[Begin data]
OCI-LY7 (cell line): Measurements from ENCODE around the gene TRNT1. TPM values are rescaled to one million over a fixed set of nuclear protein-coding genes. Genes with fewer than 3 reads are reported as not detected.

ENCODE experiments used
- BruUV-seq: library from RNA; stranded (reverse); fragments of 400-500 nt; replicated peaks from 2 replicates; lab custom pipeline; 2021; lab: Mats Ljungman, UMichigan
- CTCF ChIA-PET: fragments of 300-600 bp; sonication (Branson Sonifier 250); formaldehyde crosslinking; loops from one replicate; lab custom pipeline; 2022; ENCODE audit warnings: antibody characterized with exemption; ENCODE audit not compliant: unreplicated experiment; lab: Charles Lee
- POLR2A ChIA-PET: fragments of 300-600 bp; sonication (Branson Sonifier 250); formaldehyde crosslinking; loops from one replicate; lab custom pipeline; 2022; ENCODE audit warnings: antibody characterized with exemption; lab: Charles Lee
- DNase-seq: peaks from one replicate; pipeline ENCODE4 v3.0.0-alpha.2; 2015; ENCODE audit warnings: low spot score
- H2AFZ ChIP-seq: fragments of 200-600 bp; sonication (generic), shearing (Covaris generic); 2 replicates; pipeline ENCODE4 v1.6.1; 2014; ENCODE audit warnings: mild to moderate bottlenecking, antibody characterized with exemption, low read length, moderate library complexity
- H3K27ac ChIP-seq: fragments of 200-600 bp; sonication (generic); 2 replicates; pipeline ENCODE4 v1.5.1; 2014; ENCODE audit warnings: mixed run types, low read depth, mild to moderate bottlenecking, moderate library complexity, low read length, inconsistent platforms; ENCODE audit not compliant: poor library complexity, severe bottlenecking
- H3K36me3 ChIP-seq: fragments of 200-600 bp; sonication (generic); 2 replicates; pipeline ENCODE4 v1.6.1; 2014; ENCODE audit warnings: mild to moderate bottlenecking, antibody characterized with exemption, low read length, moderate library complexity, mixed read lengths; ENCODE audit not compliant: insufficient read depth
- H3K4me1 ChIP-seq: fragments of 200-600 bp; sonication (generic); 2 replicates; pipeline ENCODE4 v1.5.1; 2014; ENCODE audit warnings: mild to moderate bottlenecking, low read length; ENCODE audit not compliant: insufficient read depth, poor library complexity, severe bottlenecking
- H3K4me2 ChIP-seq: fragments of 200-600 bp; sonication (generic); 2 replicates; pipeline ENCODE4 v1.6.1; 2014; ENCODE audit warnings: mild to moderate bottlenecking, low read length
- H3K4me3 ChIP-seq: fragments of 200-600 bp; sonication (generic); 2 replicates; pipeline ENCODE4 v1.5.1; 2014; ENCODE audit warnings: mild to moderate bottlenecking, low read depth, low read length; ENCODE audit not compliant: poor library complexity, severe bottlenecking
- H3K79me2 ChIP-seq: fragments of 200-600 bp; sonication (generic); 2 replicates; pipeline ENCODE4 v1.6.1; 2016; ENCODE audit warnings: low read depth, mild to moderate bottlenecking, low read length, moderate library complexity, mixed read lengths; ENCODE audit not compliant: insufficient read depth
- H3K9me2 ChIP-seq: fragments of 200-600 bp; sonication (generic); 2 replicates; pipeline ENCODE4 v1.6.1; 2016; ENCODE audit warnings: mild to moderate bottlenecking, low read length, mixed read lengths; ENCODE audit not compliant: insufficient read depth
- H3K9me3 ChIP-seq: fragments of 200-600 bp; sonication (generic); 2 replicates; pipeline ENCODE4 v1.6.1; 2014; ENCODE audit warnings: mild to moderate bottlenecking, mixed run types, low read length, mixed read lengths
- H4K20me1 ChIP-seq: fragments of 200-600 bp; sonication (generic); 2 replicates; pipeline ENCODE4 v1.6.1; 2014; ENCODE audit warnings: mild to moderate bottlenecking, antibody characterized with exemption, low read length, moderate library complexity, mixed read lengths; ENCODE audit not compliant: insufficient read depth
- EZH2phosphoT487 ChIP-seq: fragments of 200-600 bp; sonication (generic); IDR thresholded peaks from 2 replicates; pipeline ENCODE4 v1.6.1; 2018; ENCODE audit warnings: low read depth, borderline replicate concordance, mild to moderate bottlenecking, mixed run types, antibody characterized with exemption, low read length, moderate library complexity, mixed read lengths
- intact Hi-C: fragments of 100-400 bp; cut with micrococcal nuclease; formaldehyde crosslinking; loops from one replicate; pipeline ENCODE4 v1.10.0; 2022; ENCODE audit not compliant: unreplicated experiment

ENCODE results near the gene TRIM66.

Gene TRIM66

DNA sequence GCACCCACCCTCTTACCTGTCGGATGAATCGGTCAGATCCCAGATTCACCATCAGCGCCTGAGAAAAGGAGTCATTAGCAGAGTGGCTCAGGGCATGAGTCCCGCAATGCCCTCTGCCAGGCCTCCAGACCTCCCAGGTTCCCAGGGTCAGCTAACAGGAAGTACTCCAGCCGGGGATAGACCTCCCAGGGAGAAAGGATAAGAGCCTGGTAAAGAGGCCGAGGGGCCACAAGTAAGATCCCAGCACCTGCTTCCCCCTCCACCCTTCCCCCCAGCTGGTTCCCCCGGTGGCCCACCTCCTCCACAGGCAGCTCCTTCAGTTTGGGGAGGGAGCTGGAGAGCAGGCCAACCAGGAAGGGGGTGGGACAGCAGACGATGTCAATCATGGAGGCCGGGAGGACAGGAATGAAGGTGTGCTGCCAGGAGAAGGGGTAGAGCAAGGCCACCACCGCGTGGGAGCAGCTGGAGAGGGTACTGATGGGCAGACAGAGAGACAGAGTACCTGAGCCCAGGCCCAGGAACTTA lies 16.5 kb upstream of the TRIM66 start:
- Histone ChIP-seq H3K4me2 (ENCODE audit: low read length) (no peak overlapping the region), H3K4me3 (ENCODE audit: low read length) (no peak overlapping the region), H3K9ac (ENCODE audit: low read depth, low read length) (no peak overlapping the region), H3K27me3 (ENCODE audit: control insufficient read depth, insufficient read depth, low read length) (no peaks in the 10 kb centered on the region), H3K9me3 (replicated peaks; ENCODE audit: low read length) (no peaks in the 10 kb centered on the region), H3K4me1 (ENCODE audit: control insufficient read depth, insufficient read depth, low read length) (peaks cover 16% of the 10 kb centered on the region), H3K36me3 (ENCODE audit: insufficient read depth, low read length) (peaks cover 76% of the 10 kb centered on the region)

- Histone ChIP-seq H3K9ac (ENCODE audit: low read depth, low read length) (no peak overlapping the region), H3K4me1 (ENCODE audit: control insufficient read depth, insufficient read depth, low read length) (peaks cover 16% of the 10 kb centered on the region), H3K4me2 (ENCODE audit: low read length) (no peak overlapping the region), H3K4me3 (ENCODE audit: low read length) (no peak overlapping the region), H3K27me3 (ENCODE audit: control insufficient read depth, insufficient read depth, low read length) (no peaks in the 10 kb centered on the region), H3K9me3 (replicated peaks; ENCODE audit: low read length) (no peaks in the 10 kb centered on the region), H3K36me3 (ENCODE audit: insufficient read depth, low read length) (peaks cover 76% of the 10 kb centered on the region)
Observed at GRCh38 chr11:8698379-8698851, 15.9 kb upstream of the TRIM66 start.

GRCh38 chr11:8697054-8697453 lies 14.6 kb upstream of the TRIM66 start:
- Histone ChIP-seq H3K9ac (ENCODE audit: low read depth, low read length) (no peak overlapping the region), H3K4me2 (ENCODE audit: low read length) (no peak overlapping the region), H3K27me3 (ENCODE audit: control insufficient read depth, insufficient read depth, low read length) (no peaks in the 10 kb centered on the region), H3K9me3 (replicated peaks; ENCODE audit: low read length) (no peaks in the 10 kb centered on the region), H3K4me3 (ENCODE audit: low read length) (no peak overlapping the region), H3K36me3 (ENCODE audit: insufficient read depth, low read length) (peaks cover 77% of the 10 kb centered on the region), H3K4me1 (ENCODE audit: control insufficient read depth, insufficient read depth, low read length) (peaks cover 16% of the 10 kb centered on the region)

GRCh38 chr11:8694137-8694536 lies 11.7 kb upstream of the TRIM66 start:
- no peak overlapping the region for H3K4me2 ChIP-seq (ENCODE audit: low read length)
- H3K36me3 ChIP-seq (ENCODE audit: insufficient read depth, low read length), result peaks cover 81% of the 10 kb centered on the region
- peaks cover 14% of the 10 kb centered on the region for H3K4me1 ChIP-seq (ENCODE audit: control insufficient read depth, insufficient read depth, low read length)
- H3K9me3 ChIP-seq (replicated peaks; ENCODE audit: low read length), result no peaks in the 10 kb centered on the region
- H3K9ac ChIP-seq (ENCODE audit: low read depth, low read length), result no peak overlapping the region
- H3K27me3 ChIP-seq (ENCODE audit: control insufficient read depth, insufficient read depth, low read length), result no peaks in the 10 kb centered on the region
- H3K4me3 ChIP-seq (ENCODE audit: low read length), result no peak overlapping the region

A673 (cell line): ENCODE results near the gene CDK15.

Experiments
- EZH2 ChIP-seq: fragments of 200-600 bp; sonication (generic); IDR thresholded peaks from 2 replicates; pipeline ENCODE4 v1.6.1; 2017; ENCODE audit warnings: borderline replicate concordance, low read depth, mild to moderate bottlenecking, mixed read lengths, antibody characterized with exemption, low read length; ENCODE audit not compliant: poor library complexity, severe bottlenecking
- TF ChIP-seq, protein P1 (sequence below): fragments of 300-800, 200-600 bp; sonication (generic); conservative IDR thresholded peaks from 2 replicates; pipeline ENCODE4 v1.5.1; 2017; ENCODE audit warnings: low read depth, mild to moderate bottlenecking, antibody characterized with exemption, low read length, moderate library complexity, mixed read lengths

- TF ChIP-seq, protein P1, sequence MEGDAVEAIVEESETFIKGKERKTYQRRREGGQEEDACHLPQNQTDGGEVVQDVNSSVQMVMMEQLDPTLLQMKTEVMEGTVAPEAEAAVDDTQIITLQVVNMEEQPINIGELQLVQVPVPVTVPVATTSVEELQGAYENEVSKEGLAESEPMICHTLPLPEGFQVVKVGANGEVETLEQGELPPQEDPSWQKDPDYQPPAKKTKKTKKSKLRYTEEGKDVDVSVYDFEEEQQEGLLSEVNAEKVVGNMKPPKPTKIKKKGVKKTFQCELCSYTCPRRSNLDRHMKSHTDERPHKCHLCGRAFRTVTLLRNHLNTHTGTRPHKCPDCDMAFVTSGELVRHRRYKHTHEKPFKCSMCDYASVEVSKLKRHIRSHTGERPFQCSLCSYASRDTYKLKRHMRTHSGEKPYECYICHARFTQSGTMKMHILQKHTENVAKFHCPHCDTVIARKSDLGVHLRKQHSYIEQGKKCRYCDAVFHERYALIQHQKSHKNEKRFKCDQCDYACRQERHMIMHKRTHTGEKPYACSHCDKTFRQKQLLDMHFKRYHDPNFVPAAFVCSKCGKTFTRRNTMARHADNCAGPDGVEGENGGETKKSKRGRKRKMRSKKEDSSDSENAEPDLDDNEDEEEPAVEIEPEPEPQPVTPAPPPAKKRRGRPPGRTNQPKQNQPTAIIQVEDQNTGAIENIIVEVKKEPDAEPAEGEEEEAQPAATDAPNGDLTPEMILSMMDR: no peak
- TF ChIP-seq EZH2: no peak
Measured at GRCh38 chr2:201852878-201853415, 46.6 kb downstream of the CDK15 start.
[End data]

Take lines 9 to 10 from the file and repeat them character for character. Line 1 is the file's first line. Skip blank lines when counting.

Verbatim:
- H3K36me3 ChIP-seq: fragments of 200-600 bp; sonication (generic); 2 replicates; pipeline ENCODE4 v1.6.1; 2014; ENCODE audit warnings: mild to moderate bottlenecking, antibody characterized with exemption, low read length, moderate library complexity, mixed read lengths; ENCODE audit not compliant: insufficient read depth
- H3K4me1 ChIP-seq: fragments of 200-600 bp; sonication (generic); 2 replicates; pipeline ENCODE4 v1.5.1; 2014; ENCODE audit warnings: mild to moderate bottlenecking, low read length; ENCODE audit not compliant: insufficient read depth, poor library complexity, severe bottlenecking